A wave of anti-Semitism sweeping across Europe has been manifested most violently in France, where in 2002 more than two-thirds of all reported acts of violence were directed at Jews. During the first three months of 2003, there were 100 serious attacks against Jews reported in Paris and its suburbs alone. Targets of homemade bombs have included classrooms, school buses and clubhouses. The Marseilles Or Aviv Synagogue, built in the 1960s by Jewish families from North Africa, is just one of a number of synagogues that have been set aflame or bombed.

With hostility toward Jews increasing in recent years, many of them are fleeing France to settle in Israel. In 2002, according to Israeli government figures, 2,556 French Jews immigrated to the Jewish state -- double the number of a year earlier.

France also is home to 6 million Muslims -- Western Europe's largest Muslim population -- most of whom came from Algeria and its neighbors, Tunisia and Morocco. In April 2003, millions of French Muslims went to the polls to elect representatives for a national Muslim council that will address issues of education, dress and work.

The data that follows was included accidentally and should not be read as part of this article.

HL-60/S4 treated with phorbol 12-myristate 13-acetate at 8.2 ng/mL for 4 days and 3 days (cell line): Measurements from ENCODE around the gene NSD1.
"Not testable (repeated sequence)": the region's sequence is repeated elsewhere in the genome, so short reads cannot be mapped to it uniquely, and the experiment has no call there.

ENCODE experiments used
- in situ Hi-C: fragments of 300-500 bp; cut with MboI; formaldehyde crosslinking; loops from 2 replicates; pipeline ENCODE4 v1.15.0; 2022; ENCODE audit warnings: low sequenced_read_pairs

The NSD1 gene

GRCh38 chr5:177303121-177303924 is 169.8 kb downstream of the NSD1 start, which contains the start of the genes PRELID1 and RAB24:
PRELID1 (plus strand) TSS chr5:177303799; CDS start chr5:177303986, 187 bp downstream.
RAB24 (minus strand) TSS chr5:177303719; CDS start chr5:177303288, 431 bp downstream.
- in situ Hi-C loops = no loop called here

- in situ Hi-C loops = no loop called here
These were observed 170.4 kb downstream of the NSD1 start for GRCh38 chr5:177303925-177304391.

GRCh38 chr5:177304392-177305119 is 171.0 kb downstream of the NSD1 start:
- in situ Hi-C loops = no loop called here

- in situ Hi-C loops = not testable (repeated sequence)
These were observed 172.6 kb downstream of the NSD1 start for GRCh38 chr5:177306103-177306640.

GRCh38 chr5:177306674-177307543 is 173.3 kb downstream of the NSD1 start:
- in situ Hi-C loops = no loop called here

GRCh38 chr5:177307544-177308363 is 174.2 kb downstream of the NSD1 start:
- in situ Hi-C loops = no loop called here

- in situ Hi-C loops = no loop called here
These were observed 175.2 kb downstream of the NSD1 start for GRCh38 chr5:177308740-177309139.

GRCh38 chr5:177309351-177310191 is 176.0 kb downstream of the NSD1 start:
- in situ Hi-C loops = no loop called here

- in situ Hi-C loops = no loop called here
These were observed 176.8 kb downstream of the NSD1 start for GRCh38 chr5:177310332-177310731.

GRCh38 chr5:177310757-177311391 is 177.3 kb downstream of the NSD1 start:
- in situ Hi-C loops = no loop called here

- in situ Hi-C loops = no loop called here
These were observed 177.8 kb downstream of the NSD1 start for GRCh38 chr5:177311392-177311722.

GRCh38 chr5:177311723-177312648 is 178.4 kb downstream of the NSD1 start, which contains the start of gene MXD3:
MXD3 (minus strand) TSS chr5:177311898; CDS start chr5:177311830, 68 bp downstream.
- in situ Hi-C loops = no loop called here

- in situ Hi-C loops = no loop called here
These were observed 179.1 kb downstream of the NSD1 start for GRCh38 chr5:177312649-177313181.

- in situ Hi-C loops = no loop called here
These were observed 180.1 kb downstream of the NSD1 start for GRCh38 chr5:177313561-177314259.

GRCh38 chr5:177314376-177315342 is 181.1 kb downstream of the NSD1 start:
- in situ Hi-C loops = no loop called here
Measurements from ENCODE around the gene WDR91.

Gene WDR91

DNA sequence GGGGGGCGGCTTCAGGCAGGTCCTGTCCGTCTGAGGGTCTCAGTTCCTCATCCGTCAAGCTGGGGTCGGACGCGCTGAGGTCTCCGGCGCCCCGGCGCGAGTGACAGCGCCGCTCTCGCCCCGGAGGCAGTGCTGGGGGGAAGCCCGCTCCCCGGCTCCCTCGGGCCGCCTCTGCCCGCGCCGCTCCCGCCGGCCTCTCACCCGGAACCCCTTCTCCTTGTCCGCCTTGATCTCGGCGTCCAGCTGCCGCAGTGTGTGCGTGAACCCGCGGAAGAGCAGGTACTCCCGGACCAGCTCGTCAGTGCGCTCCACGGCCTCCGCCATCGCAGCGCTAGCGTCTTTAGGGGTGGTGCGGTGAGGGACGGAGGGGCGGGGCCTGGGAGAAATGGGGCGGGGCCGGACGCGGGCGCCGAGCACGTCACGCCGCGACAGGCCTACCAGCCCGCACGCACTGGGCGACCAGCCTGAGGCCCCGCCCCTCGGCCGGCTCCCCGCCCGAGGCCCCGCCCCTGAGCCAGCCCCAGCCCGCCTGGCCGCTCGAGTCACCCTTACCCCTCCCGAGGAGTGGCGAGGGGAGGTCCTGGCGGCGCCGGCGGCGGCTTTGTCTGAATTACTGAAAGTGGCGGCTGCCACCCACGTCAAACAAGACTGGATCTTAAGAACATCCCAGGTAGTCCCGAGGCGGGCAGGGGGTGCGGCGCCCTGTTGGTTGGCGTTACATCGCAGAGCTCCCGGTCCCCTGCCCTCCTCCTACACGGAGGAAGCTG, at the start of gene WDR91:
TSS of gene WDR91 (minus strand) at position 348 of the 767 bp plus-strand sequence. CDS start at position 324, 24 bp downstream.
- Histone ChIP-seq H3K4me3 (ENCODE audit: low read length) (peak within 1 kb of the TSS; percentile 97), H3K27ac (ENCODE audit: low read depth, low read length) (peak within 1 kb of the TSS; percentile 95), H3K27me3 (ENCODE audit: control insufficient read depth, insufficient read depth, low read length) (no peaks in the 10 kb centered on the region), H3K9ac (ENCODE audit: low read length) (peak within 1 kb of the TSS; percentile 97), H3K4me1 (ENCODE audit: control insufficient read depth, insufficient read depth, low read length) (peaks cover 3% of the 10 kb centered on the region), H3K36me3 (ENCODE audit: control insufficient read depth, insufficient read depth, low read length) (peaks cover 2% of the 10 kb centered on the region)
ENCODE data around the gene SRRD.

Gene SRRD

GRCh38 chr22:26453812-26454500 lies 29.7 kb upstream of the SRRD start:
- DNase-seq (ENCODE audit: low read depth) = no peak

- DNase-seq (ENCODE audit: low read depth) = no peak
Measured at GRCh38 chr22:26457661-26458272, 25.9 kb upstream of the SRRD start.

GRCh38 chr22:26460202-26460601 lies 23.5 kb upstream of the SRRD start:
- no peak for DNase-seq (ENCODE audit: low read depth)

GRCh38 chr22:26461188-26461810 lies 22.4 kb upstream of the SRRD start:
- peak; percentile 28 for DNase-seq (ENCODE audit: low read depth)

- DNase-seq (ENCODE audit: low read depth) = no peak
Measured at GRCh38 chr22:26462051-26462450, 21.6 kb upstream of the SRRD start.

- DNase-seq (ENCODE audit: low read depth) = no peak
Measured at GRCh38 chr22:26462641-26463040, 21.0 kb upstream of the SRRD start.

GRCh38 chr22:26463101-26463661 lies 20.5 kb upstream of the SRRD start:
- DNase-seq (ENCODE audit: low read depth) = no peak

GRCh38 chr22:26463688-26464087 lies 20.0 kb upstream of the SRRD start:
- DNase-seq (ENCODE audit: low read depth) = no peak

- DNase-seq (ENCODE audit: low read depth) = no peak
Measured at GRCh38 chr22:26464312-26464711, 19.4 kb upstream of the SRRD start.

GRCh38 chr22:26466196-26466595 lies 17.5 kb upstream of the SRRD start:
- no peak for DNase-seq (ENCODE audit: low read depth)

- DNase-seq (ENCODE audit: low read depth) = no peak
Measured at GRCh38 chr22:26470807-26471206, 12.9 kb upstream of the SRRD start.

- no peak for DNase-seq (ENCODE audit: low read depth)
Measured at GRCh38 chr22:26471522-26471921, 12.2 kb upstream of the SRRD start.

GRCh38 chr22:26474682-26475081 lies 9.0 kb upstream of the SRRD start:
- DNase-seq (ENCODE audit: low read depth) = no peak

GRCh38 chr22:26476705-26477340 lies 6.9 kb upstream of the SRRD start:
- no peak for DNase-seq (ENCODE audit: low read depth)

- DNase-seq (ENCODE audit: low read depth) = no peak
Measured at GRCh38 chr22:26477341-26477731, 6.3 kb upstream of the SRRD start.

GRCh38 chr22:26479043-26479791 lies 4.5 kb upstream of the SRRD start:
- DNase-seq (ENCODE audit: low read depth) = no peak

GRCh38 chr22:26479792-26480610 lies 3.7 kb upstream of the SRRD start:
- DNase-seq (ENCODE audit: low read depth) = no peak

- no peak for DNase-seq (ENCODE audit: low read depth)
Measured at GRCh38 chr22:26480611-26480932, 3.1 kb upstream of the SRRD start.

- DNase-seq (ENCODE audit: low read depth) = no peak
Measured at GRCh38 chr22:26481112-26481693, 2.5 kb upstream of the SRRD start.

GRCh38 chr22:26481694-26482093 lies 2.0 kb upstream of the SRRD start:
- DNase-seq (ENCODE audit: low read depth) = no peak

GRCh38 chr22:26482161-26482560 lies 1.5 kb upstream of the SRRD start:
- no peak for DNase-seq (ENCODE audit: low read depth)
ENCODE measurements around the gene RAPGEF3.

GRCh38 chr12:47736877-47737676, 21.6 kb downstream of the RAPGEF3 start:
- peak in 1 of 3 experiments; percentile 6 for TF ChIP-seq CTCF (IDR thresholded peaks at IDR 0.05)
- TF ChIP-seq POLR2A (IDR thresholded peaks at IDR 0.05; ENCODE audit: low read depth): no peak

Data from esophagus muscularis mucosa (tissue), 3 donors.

Relations between France and Algeria, as well as France's relationship with its own Algerian-born population, remain deeply affected by the legacy of the eight-year war of independence, during which the French army used torture in its attempts to squelch the Algerian National Liberation Front.

In October 2001, a soccer game in Paris between the French and Algerian national teams -- the first such match in 40 years -- was brought to a halt when, after the French team scored its fourth goal, thousands of fans swarmed onto the field and French children of immigrants laid down on the grass wrapped in Algerian flags.

One effort to try to mend French-Algerian relations included the government's recent declaration of "Djazair [Arabic for Algeria and Algiers], the year of Algeria," which will be celebrated through more than 2,000 cultural and musical events over 2003.

back to top